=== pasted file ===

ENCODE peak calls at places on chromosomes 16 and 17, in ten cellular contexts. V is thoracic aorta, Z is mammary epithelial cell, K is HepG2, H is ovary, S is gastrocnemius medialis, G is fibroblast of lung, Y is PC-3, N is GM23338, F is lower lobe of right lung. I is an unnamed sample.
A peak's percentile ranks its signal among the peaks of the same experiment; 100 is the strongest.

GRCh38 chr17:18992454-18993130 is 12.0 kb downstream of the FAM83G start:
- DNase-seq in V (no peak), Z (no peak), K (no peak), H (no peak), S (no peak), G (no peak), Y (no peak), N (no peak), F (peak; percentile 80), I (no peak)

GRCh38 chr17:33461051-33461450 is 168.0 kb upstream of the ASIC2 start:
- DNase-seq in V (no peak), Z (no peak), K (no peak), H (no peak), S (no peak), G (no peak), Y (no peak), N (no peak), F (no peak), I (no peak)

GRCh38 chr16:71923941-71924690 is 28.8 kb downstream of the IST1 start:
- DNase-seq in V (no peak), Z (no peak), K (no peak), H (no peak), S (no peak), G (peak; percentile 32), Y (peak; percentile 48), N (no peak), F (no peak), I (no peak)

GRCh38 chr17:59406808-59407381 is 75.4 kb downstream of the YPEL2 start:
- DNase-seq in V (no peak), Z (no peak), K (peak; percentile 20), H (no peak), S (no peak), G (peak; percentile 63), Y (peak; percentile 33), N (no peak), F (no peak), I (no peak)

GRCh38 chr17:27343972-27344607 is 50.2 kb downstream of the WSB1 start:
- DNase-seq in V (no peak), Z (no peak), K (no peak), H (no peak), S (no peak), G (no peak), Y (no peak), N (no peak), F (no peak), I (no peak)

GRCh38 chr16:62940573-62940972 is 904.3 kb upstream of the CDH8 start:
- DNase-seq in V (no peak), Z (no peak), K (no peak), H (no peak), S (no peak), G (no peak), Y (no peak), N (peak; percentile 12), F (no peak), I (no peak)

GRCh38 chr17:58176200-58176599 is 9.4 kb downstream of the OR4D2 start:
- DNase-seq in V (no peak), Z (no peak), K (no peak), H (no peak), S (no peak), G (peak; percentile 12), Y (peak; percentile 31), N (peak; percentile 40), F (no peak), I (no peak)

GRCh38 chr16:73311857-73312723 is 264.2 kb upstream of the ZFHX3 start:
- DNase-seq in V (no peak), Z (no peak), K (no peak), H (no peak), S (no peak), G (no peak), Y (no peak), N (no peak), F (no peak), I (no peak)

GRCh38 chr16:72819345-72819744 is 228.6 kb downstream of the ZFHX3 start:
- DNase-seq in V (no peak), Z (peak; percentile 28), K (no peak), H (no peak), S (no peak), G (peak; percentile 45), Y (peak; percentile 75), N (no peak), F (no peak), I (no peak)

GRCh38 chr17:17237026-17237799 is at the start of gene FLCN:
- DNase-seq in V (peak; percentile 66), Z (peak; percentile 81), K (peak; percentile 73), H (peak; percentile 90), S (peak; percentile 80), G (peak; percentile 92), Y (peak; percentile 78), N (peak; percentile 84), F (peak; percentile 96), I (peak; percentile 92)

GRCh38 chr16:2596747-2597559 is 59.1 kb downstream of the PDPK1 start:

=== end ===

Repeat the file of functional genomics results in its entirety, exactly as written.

ENCODE peak calls at places on chromosomes 16 and 17, in ten cellular contexts. V is thoracic aorta, Z is mammary epithelial cell, K is HepG2, H is ovary, S is gastrocnemius medialis, G is fibroblast of lung, Y is PC-3, N is GM23338, F is lower lobe of right lung. I is an unnamed sample.
A peak's percentile ranks its signal among the peaks of the same experiment; 100 is the strongest.

GRCh38 chr17:18992454-18993130 is 12.0 kb downstream of the FAM83G start:
- DNase-seq in V (no peak), Z (no peak), K (no peak), H (no peak), S (no peak), G (no peak), Y (no peak), N (no peak), F (peak; percentile 80), I (no peak)

GRCh38 chr17:33461051-33461450 is 168.0 kb upstream of the ASIC2 start:
- DNase-seq in V (no peak), Z (no peak), K (no peak), H (no peak), S (no peak), G (no peak), Y (no peak), N (no peak), F (no peak), I (no peak)

GRCh38 chr16:71923941-71924690 is 28.8 kb downstream of the IST1 start:
- DNase-seq in V (no peak), Z (no peak), K (no peak), H (no peak), S (no peak), G (peak; percentile 32), Y (peak; percentile 48), N (no peak), F (no peak), I (no peak)

GRCh38 chr17:59406808-59407381 is 75.4 kb downstream of the YPEL2 start:
- DNase-seq in V (no peak), Z (no peak), K (peak; percentile 20), H (no peak), S (no peak), G (peak; percentile 63), Y (peak; percentile 33), N (no peak), F (no peak), I (no peak)

GRCh38 chr17:27343972-27344607 is 50.2 kb downstream of the WSB1 start:
- DNase-seq in V (no peak), Z (no peak), K (no peak), H (no peak), S (no peak), G (no peak), Y (no peak), N (no peak), F (no peak), I (no peak)

GRCh38 chr16:62940573-62940972 is 904.3 kb upstream of the CDH8 start:
- DNase-seq in V (no peak), Z (no peak), K (no peak), H (no peak), S (no peak), G (no peak), Y (no peak), N (peak; percentile 12), F (no peak), I (no peak)

GRCh38 chr17:58176200-58176599 is 9.4 kb downstream of the OR4D2 start:
- DNase-seq in V (no peak), Z (no peak), K (no peak), H (no peak), S (no peak), G (peak; percentile 12), Y (peak; percentile 31), N (peak; percentile 40), F (no peak), I (no peak)

GRCh38 chr16:73311857-73312723 is 264.2 kb upstream of the ZFHX3 start:
- DNase-seq in V (no peak), Z (no peak), K (no peak), H (no peak), S (no peak), G (no peak), Y (no peak), N (no peak), F (no peak), I (no peak)

GRCh38 chr16:72819345-72819744 is 228.6 kb downstream of the ZFHX3 start:
- DNase-seq in V (no peak), Z (peak; percentile 28), K (no peak), H (no peak), S (no peak), G (peak; percentile 45), Y (peak; percentile 75), N (no peak), F (no peak), I (no peak)

GRCh38 chr17:17237026-17237799 is at the start of gene FLCN:
- DNase-seq in V (peak; percentile 66), Z (peak; percentile 81), K (peak; percentile 73), H (peak; percentile 90), S (peak; percentile 80), G (peak; percentile 92), Y (peak; percentile 78), N (peak; percentile 84), F (peak; percentile 96), I (peak; percentile 92)

GRCh38 chr16:2596747-2597559 is 59.1 kb downstream of the PDPK1 start: